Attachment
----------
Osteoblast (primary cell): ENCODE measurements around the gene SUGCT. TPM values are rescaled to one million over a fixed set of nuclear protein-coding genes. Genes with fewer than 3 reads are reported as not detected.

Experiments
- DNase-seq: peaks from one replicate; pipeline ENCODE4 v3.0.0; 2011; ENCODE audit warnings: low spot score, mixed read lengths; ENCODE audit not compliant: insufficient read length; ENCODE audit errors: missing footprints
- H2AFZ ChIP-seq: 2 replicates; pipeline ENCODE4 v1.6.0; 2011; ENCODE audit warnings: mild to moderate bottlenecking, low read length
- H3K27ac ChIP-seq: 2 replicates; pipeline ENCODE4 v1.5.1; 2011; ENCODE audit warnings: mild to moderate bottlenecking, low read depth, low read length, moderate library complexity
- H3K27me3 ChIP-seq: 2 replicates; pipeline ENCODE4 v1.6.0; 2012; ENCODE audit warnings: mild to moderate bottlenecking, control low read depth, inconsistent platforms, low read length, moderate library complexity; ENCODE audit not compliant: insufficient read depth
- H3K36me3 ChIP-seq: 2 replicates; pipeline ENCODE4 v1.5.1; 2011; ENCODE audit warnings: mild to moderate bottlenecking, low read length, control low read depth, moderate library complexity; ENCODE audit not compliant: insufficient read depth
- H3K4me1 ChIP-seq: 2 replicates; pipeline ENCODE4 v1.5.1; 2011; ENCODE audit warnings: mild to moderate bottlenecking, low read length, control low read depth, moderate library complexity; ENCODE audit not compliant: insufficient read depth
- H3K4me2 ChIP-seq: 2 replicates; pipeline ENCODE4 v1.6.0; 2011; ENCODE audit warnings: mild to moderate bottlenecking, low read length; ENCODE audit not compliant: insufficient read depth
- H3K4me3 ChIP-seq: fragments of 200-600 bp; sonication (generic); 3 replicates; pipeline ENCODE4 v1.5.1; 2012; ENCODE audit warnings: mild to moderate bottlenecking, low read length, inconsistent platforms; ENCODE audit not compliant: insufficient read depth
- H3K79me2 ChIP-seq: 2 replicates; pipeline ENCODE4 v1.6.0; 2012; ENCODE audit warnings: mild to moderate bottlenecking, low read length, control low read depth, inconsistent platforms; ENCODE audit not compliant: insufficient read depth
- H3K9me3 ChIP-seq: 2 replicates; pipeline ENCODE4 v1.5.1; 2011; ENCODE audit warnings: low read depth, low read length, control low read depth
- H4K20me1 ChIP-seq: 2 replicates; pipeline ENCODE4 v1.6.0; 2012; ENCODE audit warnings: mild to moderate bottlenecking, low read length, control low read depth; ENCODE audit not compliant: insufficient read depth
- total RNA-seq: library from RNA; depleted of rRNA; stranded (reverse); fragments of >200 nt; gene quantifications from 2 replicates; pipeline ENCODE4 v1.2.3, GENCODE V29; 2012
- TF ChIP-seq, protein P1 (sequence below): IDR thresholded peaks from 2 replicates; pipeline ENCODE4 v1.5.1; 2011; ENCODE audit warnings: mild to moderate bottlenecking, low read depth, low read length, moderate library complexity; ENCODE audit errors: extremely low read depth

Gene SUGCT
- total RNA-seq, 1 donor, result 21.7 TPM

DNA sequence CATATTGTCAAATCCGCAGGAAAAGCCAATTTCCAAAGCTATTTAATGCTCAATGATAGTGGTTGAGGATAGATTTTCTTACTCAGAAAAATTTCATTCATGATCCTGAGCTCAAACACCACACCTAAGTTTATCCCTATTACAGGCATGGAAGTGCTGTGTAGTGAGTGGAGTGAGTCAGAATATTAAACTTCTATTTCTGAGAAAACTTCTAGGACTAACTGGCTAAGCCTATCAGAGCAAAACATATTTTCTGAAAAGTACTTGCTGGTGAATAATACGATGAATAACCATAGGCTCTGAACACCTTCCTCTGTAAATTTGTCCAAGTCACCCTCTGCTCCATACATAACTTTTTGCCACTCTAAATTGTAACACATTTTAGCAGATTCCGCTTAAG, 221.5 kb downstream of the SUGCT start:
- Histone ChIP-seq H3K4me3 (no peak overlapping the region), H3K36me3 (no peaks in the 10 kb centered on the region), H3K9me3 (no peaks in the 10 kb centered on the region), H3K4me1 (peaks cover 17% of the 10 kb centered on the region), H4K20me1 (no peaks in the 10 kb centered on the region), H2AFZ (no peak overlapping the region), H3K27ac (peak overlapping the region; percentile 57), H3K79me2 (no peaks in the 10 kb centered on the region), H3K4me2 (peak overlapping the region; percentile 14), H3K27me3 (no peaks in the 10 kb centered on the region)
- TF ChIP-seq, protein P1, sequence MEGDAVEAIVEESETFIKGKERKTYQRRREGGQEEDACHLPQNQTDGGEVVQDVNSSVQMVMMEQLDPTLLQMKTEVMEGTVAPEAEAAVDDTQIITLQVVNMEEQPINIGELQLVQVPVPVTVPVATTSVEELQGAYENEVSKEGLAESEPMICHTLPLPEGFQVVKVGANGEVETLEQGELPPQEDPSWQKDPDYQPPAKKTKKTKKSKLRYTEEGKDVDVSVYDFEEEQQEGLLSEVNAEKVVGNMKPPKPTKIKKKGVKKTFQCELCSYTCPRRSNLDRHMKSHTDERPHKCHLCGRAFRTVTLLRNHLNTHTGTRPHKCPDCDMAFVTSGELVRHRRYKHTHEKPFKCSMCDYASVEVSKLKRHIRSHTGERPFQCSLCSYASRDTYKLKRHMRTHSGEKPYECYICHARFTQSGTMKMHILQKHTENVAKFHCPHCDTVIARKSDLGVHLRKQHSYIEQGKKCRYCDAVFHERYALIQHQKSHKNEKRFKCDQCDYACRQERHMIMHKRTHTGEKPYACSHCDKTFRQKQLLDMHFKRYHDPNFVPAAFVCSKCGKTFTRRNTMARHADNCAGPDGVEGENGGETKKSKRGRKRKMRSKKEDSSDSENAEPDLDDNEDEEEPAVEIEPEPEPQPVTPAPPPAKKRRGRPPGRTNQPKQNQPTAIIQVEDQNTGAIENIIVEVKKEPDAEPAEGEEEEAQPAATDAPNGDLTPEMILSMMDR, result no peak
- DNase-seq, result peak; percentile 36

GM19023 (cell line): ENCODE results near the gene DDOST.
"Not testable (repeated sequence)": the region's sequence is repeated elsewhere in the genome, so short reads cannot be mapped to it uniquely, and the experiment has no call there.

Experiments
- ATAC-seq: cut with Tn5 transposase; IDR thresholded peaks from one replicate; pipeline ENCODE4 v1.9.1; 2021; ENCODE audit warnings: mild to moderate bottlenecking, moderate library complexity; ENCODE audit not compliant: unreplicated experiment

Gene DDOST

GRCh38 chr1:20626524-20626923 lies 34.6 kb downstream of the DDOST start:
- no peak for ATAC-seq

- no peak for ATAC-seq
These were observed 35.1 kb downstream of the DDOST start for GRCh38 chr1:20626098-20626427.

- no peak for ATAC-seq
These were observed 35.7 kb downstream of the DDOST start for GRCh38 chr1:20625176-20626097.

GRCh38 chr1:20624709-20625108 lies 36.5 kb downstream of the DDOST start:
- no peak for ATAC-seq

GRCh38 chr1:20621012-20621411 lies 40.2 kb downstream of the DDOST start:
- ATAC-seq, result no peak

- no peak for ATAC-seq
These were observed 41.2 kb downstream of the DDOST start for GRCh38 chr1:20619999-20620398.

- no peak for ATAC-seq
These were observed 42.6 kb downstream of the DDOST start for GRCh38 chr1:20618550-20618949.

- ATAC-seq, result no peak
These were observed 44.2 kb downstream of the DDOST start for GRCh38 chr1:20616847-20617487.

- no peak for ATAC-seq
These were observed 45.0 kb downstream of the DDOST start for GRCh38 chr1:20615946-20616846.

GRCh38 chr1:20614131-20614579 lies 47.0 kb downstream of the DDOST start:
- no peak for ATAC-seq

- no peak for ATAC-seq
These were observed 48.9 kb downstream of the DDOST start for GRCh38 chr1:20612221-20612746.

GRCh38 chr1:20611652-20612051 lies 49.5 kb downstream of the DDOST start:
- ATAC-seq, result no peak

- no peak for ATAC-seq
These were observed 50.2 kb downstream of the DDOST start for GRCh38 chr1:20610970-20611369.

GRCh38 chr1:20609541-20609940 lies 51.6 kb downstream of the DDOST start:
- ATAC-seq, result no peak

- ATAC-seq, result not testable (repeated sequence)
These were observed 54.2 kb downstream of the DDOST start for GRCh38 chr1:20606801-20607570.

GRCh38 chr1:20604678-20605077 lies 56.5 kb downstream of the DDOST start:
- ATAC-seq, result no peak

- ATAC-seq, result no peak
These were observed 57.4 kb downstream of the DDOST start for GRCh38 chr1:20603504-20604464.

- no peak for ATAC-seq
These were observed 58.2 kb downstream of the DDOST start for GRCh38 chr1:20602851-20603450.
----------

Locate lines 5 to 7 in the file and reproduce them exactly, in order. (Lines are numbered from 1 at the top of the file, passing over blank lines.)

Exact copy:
- H3K27ac ChIP-seq: 2 replicates; pipeline ENCODE4 v1.5.1; 2011; ENCODE audit warnings: mild to moderate bottlenecking, low read depth, low read length, moderate library complexity
- H3K27me3 ChIP-seq: 2 replicates; pipeline ENCODE4 v1.6.0; 2012; ENCODE audit warnings: mild to moderate bottlenecking, control low read depth, inconsistent platforms, low read length, moderate library complexity; ENCODE audit not compliant: insufficient read depth
- H3K36me3 ChIP-seq: 2 replicates; pipeline ENCODE4 v1.5.1; 2011; ENCODE audit warnings: mild to moderate bottlenecking, low read length, control low read depth, moderate library complexity; ENCODE audit not compliant: insufficient read depth